Do Vaccines Cause Narcolepsy?

Conclusion | Why This is an Issue | Epidemiological Evidence | Proposed Biological Mechanism | Archives | References


Conclusion

The AS03-adjuvanted 2009 pandemic H1N1 influenza vaccine (trade name: PandemrixTM) was associated with an increased risk of narcolepsy in several northern European countries. In other countries where there is a lower prevalence of genetic factors associated with narcolepsy, studies did not find an increase in risk with this vaccine or other influenza vaccines. The vaccine in question (PandemrixTM) was not licensed in the United States, and vaccines in routine use in the United States* have not been shown to cause narcolepsy.

Why This is an Issue

A sharp increase in the number of narcolepsy diagnoses in children was noticed shortly after immunization campaigns for the pandemic 2009 H1N1 vaccines in Finland and Sweden. Subsequent analysis confirmed an association between the European AS03-adjuvanted pandemic 2009 H1N1 vaccine (PandemrixTM) and narcolepsy onset in several northern European countries. Immunization with this vaccine is thus no longer recommended in children [1-3]. This vaccine was not used in the United States, and no increase in narcolepsy has been found with any vaccine routinely used in the United States.

Epidemiological Evidence

Multiple studies have consistently documented an increased risk of narcolepsy associated with AS03-adjuvanted influenza vaccines, primarily in the childhood populations of northern European countries [1-12]. The estimated rate was 1 case per 16,000 persons vaccinated between 4 and 19 years of age in Finland [1]. The strength of this association varied depending on the country studied, with an intermediate association in the rest of Europe and a possible association in Canada [8, 13]. This could be explained by differences in population genetics [14]. Studies have not shown any association between narcolepsy and other influenza vaccines, either MF59-adjuvanted or without an adjuvant [15-18]. A cohort study of almost one million adolescent girls in Denmark and Sweden found no association between quadrivalent HPV vaccine and narcolepsy [19].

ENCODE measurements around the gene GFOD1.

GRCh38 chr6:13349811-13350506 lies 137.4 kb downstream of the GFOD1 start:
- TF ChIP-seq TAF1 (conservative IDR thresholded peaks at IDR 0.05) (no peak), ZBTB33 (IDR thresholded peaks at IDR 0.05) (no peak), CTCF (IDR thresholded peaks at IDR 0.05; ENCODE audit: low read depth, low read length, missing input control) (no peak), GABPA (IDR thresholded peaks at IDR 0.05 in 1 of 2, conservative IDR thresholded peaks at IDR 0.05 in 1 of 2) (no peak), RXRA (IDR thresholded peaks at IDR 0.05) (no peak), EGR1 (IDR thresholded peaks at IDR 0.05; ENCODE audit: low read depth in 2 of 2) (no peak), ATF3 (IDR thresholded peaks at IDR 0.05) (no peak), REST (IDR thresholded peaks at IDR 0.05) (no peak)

Proposed Biological Mechanism

The 1918 pandemic of influenza infection was associated with an illness consistent with narcolepsy. The 2009-10 pandemic influenza may have been associated with an increase in narcolepsy in China, but no increase was observed in many other countries [20]. Almost all patients with narcolepsy have HLA DQB1*0602, a genetic marker for predisposition to the disorder [21, 22]. Recent studies have provided further evidence that infections may serve as a potential trigger for the pathogenesis of narcolepsy [23]. A number of mechanisms have been postulated to explain the association with the ASO3-adjuvanted vaccine in several European countries, but many of these hypotheses have been found to be lacking. One recent hypothesis includes the possibility that a combination of infection with the 2009 pandemic H1N1 influenza virus followed by the ASO3-adjuvanted vaccine could have resulted in narcolepsy in genetically predisposed individuals [24].

References

1. Nohynek H, Jokinen J, Partinen M, et al. AS03 adjuvanted AH1N1 vaccine associated with an abrupt increase in the incidence of childhood narcolepsy in Finland. PloS one 2012;7:e33536.
2. Partinen M, Saarenpaa-Heikkila O, Ilveskoski I, et al. Increased incidence and clinical picture of childhood narcolepsy following the 2009 H1N1 pandemic vaccination campaign in Finland. PloS one 2012;7:e33723.
3. Szakacs A, Darin N, Hallbook T. Increased childhood incidence of narcolepsy in western Sweden after H1N1 influenza vaccination. Neurology 2013;80:1315-21.